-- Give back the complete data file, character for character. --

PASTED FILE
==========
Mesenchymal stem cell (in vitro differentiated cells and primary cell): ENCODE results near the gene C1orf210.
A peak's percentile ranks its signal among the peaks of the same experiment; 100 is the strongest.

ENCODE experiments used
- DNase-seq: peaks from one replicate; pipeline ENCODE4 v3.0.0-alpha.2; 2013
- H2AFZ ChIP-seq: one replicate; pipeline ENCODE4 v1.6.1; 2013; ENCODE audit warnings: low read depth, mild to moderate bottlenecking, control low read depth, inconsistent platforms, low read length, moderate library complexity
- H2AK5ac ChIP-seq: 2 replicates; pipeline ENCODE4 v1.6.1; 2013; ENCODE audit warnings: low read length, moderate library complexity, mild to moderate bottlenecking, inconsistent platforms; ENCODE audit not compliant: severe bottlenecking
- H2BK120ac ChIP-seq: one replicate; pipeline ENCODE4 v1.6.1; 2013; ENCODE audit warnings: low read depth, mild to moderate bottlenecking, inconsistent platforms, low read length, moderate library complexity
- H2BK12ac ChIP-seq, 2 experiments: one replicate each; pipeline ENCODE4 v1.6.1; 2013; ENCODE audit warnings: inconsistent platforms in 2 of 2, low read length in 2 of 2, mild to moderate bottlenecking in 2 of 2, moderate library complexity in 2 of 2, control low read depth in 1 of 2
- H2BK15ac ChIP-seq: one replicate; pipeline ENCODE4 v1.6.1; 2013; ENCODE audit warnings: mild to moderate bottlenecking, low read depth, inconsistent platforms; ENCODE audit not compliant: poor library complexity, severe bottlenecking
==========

Mesenchymal stem cell (in vitro differentiated cells and primary cell): ENCODE results near the gene C1orf210.
A peak's percentile ranks its signal among the peaks of the same experiment; 100 is the strongest.

ENCODE experiments used
- DNase-seq: peaks from one replicate; pipeline ENCODE4 v3.0.0-alpha.2; 2013
- H2AFZ ChIP-seq: one replicate; pipeline ENCODE4 v1.6.1; 2013; ENCODE audit warnings: low read depth, mild to moderate bottlenecking, control low read depth, inconsistent platforms, low read length, moderate library complexity
- H2AK5ac ChIP-seq: 2 replicates; pipeline ENCODE4 v1.6.1; 2013; ENCODE audit warnings: low read length, moderate library complexity, mild to moderate bottlenecking, inconsistent platforms; ENCODE audit not compliant: severe bottlenecking
- H2BK120ac ChIP-seq: one replicate; pipeline ENCODE4 v1.6.1; 2013; ENCODE audit warnings: low read depth, mild to moderate bottlenecking, inconsistent platforms, low read length, moderate library complexity
- H2BK12ac ChIP-seq, 2 experiments: one replicate each; pipeline ENCODE4 v1.6.1; 2013; ENCODE audit warnings: inconsistent platforms in 2 of 2, low read length in 2 of 2, mild to moderate bottlenecking in 2 of 2, moderate library complexity in 2 of 2, control low read depth in 1 of 2
- H2BK15ac ChIP-seq: one replicate; pipeline ENCODE4 v1.6.1; 2013; ENCODE audit warnings: mild to moderate bottlenecking, low read depth, inconsistent platforms; ENCODE audit not compliant: poor library complexity, severe bottlenecking